Shame and a prevailing culture of silence: How Tajikistan’s government is failing women6 min read
On 8 April, dozens of demonstrators participated in a march against gender-based violence in Astana, the capital of Kazakhstan. Local government officials denied their requests to close the road, but the demonstrations continued regardless. Fortunately, there was little backlash against the protestors for this decision and there was no police presence at the rally. One thousand kilometres away in Tajikistan, however, holding rallies like this is still unthinkable for most women.
In March 2020, women’s rights activists in Tajikistan attempted to organise an “I, We, Women — Sounds Proudly” event in the capital Dushanbe to discuss women’s rights and gender issues. Unlike the march in Kazakhstan, the women here gathered privately in a small cafe. During the event, the lights were shut off and the local police were called. Following the event, one of the organisers, Nisso Rasulova, was taken into custody and held for questioning. Fortunately, Rasulova was not sentenced and is still advocating for women’s rights, but this incident highlights how dangerous it is for women in the country to speak out. To date, there has not been another attempt to organise a similar meeting.
While the other countries in Central Asia are far from bastions of feminism, Kazakhstan and the Kyrgyz Republic have significantly more women involved in groups and initiatives advocating for gender equality. There have been annual demonstrations for women’s rights in both countries over the past few years. These countries also have more developed legislation on gender-based violence, though Kazakhstan has not criminalised domestic violence.
In Uzbekistan, there have been no demonstrations to date. This is likely due to the country’s history of violent repression, particularly under former president Islam Karimov. However, recently there was a significant victory in the form of a new law that specifically targets domestic violence. This law was passed after years of advocacy on the part of activists, such as Irina Matvienko, in the face of stark resistance from the government. Turkmenistan, unfortunately, has seen significant backsliding on these issues after the president introduced informal mandates banning women from riding in the front seat and getting cosmetic surgery.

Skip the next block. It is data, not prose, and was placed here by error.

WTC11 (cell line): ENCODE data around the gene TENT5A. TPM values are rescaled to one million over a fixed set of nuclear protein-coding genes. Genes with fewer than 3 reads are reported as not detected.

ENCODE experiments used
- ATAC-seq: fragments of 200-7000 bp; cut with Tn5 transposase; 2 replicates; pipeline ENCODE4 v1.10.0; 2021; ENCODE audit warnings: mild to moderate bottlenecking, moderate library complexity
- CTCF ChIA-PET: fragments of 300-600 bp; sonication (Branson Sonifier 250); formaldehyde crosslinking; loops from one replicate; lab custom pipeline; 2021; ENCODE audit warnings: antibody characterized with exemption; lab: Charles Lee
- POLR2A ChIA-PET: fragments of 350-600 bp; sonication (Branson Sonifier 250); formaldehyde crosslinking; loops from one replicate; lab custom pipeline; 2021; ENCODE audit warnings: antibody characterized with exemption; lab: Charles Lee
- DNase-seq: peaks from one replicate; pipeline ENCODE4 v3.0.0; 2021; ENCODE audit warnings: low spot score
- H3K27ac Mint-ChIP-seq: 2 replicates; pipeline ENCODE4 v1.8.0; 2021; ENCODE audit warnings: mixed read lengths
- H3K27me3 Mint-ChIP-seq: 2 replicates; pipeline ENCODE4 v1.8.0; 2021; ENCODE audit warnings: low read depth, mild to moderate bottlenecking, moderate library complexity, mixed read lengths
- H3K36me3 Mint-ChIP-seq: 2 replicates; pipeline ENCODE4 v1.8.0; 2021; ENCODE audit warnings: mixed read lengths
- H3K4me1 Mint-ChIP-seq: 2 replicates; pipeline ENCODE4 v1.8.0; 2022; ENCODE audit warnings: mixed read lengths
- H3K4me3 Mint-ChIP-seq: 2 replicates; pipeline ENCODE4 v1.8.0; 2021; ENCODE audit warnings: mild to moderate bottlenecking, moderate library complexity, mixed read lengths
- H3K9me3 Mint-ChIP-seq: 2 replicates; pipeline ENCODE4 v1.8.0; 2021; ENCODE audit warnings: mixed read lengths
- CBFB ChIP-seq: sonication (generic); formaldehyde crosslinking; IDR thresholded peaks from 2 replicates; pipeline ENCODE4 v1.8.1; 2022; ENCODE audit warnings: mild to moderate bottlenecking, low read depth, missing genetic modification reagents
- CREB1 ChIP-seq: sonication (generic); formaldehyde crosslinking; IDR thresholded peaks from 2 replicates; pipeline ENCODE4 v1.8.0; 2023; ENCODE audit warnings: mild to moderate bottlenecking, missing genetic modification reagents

In Tajikistan, there are still no laws that criminalise domestic violence or address sexual harassment. According to a 2021 World Bank study, approximately one third of women in Tajikistan experience domestic violence at some point in their life. This number, however, might be even higher, as the majority of victims do not report abuse. This is partially due to prevailing dismissive attitudes about domestic violence in the country. According to a 2016 study, a majority of both men and women in Tajikistan believe that women are “obliged to tolerate domestic violence.”
This belief was highlighted in a disturbing video released by Radio Free Europe/Radio Liberty, which interviewed locals in Dushanbe about gender-based violence. While a number of the respondents reported they had never been involved in a domestic violence incident, one man openly admitted to beating his wife, stating that he doesn’t want her to get “spoiled.” In another interview, a woman laughed and said “many times,” when asked if her husband beat her. Many female activists have cited this fear of “spoiled women” as a reason for domestic abuse, including Rasulova.